Aichi E13A

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Aichi E13A
E13A1 in flight
Role Reconnaissance Floatplane
Manufacturer Aichi Kokuki KK
First flight mid-late 1939
Introduction 1941
Retired 1945
Primary users Imperial Japanese Navy Air Service
Royal Thai Navy
Number built 1,418

The Aichi E13A (Allied reporting name: "Jake") was a long-range reconnaissance seaplane used by the Imperial Japanese Navy (IJN) from 1941 to 1945. Numerically the most important floatplane of the IJN, it could carry a crew of three and a bombload of 250 kg (550 lb). The Navy designation was "Navy Type Zero Reconnaissance Seaplane" (零式水上偵察機).

In China, it operated from seaplane tenders and cruisers. Later, it was used as a scout for the Attack on Pearl Harbor, and was encountered in combat by the United States Navy during the Battles of Coral Sea and Midway. It was in service throughout the conflict, for coastal patrols, strikes against navigation, liaison, officer transports, castaway rescues, and other missions, along with some kamikaze missions in the last days of war.

Eight examples were operated by the French Navy Air Force during the First Indochina War from 1945-1947,[1] while others were believed to be operated by the Naval Air Arm of the Royal Thai Navy before the war. One example captured by New Zealand forces was flown by RNZAF personnel in theatre, but sank and was not repaired after a float leaked.


An Aichi E13A, probably from Kamikawa Maru's air unit, possibly photographed at Deboyne Islands during the Battle of the Coral Sea.

Prototypes and first production model, later designated Model 11.[2]


Trainer version with dual controls


Redesigned floats, improved radio equipment


Night-flying conversion


As E13A1a, with Air-Surface radar


Night-flying conversion of above


Anti-surface vessel version equipped with two downward-firing belly-mounted 20 mm Type 99 Mark II cannons in addition to bombs or depth charges



 People's Republic of China

Specifications (E13A1)[edit]

Aichi-E13A1 Zero Model 11.svg

Data from Japanese Aircraft of the Pacific War[4]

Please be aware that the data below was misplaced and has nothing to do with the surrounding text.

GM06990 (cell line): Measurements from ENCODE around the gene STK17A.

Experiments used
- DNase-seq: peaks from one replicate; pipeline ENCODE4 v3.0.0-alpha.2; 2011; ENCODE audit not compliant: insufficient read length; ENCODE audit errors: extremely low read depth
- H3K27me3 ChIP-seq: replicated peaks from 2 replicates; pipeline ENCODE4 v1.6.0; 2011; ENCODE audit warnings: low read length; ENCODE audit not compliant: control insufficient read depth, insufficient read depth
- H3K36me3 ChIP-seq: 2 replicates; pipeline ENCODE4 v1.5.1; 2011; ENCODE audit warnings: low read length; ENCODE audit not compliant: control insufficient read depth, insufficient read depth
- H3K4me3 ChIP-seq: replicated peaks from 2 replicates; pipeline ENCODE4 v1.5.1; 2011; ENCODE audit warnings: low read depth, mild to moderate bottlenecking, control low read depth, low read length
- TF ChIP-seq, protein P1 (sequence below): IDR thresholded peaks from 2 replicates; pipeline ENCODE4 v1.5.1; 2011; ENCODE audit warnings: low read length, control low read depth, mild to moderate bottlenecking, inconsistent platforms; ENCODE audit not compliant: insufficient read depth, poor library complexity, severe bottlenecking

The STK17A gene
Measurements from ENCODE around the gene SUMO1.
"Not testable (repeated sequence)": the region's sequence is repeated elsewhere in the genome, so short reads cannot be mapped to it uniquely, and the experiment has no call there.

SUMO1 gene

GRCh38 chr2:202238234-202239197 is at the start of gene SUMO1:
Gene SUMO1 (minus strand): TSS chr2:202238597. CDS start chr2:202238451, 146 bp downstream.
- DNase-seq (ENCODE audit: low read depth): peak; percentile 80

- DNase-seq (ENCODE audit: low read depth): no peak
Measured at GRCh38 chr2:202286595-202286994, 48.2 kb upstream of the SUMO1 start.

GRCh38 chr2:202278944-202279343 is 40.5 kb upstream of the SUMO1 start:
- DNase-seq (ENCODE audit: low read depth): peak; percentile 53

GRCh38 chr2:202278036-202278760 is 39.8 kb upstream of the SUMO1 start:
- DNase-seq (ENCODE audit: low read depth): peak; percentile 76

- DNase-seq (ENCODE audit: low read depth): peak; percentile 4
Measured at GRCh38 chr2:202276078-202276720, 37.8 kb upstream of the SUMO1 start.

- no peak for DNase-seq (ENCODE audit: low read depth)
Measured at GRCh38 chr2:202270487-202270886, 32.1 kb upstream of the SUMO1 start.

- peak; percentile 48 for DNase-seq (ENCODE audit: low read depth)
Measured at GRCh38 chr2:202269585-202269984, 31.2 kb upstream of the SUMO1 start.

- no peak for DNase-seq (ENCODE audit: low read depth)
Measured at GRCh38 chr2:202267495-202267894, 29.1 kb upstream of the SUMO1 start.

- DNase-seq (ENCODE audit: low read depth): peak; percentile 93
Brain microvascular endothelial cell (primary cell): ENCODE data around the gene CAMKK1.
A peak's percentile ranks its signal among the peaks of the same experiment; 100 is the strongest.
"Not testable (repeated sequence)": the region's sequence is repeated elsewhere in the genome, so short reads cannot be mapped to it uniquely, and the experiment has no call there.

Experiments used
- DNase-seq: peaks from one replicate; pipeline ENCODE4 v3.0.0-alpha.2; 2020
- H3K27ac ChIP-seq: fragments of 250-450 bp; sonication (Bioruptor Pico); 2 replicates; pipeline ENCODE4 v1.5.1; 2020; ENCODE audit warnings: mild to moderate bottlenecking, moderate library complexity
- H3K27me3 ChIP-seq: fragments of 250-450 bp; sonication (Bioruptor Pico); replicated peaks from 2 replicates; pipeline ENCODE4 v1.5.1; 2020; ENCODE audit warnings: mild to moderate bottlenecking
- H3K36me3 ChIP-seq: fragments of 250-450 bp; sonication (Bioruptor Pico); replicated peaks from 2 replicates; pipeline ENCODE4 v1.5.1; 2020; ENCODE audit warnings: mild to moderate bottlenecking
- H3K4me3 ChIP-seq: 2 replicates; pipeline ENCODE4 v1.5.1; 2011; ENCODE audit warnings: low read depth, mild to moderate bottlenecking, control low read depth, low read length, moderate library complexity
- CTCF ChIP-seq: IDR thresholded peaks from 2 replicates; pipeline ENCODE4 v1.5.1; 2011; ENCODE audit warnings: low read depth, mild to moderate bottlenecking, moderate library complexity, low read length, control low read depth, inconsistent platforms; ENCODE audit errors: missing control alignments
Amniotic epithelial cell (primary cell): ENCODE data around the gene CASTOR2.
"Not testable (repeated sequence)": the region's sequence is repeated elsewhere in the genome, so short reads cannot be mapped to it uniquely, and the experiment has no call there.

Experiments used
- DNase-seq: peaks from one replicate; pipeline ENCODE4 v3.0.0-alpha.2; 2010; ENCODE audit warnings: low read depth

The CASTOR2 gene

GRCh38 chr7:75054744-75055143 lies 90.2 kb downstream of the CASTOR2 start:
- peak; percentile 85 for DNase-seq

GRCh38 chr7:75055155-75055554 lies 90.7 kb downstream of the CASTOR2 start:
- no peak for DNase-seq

General characteristics

  • Crew: 3
  • Length: 11.3 m (37 ft 1 in)
  • Wingspan: 14.5 m (47 ft 7 in)
  • Height: 7.4 m (24 ft 3 in)
  • Wing area: 36 m2 (390 sq ft)
  • Empty weight: 2,642 kg (5,825 lb)
  • Gross weight: 3,640 kg (8,025 lb)
  • Max takeoff weight: 4,000 kg (8,818 lb)
  • Powerplant: 1 × Mitsubishi MK8 Kinsei 43 14-cylinder air-cooled radial piston egnine
  • Propellers: 3-bladed metal propeller


  • Maximum speed: 376 km/h (234 mph; 203 kn) at 2,180 m (7,152 ft)
  • Cruise speed: 222 km/h (138 mph; 120 kn) at 2,000 m (6,562 ft)
  • Range: 2,089 km (1,298 mi; 1,128 nmi)
  • Endurance: 14+ hours
  • Service ceiling: 8,730 m (28,640 ft)
  • Time to altitude: 3,000 m (9,843 ft) in 6 minutes 5 seconds
  • Wing loading: 101.1 kg/m2 (20.7 lb/sq ft)
  • Power/mass: 0.2163 kW/kg (0.1316 hp/lb)


Some aircraft fitted 2× 20mm Type 99-2 cannons in a downwards firing position in the belly

  • Bombs: 250 kg (551 lb) of bombs

Surviving aircraft[edit]

The wrecks of a number of sunken aircraft are recorded. The wreckage of one aircraft is located on-land at an abandoned seaplane base at Lenger Island, off Pohnpei in the Federated States of Micronesia.[5]

One E13A was raised from where it sank and is displayed at the Kakamigahara Aerospace Museum, Kakamigahara, Gifu, Japan. However, it is reportedly in poor condition, lacking its engine, tail floats and one wing.[6]

See also[edit]

Aircraft of comparable role, configuration and era

Related lists


  1. ^ Dorr and Bishop 1996, p. 234.
  2. ^ Francillon 1979, p. 277.
  3. ^ Francillon 1979, p. 281.
  4. ^ Francillon 1979, pp. 277-281.
  5. ^ "Aichi E13A1 Jake". Pacific Wrecks. 2017-05-22. Retrieved 2017-10-01.
  6. ^ "E13A1 Jake Manufacture Number ?". Pacific Wrecks. 2017-05-22. Retrieved 2017-10-01.
  • Dorr, Robert E. and Chris Bishop. Vietnam Air War Debrief. London: Aerospace Publishing, 1996. ISBN 1-874023-78-6.
  • Francillon, Ph.D., René J. Japanese Aircraft of the Pacific War. London: Putnam & Company Ltd., 1970 (2nd edition 1979). ISBN 0-370-30251-6.
  • Green, William. Warplanes of the Second World War, Volume Six: Floatplanes. London: Macdonald & Co. (Publishers) Ltd., 1962.

External links[edit]